Crime - Sacto 911

Lassen ranger saved two lives – his own, and his attacker’s

Nicholas Martin Coberley
Nicholas Martin Coberley

With the ax swinging at his head, park ranger Christopher Cruz jacked his arm up fast enough to save his life. At the same time, he saved his drunken attacker, Nicholas Martin Coberley, from having to spend maybe the rest of his life in prison for murdering a federal employee.

Coberley, who was facing 20 years, got off with a 27-month term Tuesday for pleading guilty to the June 20 assault on Cruz on a desolate road in the dead of night in Lassen Volcanic National Park.

“You were one swing away from killing this guy,” U.S. District Judge John A. Mendez told Coberley.

According to court documents, Coberley, 45, had been drinking at a friend’s house when they got into an argument and he wandered off into the park – drunk, barefoot and in the dark. When Cruz responded to campers’ complaints at the Warner Valley Campground and drove up on an obviously intoxicated man yelling for help, Coberley thought it was a cab. A few minutes later, Cruz was fighting for his life and saving two – “my life and his,” the ranger said in an interview after the sentencing.

“Had it gone a different way, he could easily have spent his life in jail,” said Cruz, 57. “Because of what I was able to do, that didn’t happen.”

The ranger told investigators he offered Coberley a ride in the bed of his truck, to get him away from the nearly full campground and the nearby and fully occupied Drakesbad Guest Ranch, which is about 6 miles southeast of Lassen Peak as the crow flies.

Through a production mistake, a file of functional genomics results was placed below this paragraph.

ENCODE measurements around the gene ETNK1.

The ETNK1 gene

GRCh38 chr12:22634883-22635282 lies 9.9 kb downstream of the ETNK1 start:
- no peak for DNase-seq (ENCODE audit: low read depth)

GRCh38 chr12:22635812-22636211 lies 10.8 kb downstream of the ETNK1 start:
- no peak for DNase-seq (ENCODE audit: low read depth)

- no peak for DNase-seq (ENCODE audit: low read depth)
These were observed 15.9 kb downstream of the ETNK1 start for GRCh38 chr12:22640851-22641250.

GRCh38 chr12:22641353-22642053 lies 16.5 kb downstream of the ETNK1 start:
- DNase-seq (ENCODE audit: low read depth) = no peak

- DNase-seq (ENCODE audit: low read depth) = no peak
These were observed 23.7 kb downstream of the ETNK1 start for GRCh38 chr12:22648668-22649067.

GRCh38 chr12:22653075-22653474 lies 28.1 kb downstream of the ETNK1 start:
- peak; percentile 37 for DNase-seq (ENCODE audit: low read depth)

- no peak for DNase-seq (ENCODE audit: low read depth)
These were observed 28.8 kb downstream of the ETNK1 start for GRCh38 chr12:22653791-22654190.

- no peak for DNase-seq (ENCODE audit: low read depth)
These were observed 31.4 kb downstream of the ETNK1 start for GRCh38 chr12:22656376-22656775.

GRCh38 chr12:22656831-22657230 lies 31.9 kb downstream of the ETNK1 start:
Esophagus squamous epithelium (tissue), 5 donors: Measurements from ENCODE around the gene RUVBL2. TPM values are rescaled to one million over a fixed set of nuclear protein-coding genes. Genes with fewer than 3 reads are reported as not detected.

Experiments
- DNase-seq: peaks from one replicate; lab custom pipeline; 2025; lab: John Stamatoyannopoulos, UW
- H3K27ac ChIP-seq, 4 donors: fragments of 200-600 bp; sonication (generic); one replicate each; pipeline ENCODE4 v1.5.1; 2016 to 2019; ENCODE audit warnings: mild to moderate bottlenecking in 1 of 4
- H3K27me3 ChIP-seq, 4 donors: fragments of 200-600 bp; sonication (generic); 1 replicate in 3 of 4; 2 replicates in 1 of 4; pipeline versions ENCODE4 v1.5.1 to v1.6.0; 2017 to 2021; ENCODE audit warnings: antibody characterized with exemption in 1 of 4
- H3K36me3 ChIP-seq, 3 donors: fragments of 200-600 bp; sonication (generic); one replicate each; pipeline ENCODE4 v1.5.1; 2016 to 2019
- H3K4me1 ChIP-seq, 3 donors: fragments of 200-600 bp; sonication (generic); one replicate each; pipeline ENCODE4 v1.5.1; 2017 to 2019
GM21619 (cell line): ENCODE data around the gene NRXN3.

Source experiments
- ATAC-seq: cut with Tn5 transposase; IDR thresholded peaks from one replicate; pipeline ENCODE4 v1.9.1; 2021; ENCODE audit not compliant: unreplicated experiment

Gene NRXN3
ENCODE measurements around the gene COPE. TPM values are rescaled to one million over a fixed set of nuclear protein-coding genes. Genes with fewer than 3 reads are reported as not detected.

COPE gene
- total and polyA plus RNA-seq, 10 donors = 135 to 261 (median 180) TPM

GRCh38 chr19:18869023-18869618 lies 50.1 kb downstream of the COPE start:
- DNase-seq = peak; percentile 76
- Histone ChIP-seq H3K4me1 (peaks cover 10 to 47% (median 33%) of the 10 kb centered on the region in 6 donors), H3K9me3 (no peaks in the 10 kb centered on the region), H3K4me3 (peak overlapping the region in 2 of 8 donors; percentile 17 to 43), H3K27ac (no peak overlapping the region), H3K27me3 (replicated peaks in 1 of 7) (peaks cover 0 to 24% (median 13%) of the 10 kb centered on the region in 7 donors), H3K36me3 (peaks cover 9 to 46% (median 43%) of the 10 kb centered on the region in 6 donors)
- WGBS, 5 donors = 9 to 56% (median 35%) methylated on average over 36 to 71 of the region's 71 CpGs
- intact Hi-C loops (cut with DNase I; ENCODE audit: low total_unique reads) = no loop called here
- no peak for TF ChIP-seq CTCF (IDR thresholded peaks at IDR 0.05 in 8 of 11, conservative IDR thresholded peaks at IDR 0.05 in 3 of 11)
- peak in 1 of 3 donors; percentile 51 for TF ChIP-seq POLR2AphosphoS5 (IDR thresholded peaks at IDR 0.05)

As Cruz drove off, Coberley apparently thought he was being kidnapped, his ex-girlfriend said in a letter to the court.

“Mr. Coberley began yelling and pounding on the roof of the truck in an attempt to be dropped off,” assistant federal defender Sean Riordan wrote in his presentencing report. “The vehicle did not stop, and Mr. Coberley became terrified.”

The paranoid Coberley grabbed a rake-like firefighting tool called a McLeod and smashed it on the hood of the truck and into Cruz’s windshield. Then Coberley retrieved a Pulaski ax and broke out the rear window of the truck, climbed into the cab, and put Cruz into a chokehold from behind, according to a sworn statement by the National Park Service special agent, Steve Yu.

Cruz, who does not carry a weapon and is not a sworn law enforcement officer, fought off the attack with one hand while driving with the other. He was able to fend off the shot Coberley took at his head with the ax, but sustained a laceration to his right hand when he blocked the swing, Yu’s affidavit said.

The affidavit said Coberley told Cruz he was armed with a knife, but the ranger was able to calm the defendant down and find out where he was staying. Cruz, who had already called for law enforcement help, drove Coberley to a house on the edge of the park and dropped him off there. Plumas County sheriff’s deputies, California Highway Patrol officers and National Park Service rangers later made the arrest.

Coberley pleaded guilty on Oct. 11 to a single count of assault on a federal employee with a dangerous weapon. He had could have been sentenced to 20 years and a $250,000 fine if he had been convicted at trial. Cruz had no problem with the reduced term.

“I believe the sentence was fair,” the ranger said.

At Tuesday’s sentencing hearing, Coberley apologized to the court and said he was “appalled” at his own actions.

“I’m a good man,” Coberley said, although he added, “I’m not without my flaws.”

Chief among them, he said, is a drinking problem that he believes he has begun to address since his arrest seven months ago. He said he has participated in Alcoholics Anonymous and other life-improving programs while in Sacramento County jail.

“I feel good about being sober,” he said.

In letters to the court, friends of Coberley described him as a painting contractor who had been working in Santa Cruz and who had moved with his ex-girlfriend, Anastasia Wood, to Pollock Pines in El Dorado County, to help her take care of her bedridden mother.

“Nick is a very sweet, caring and sensitive guy,” Wood said in her letter. “Which is probably hard to believe under the circumstance.”

Andy Furillo: 916-321-1141, @andyfurillo

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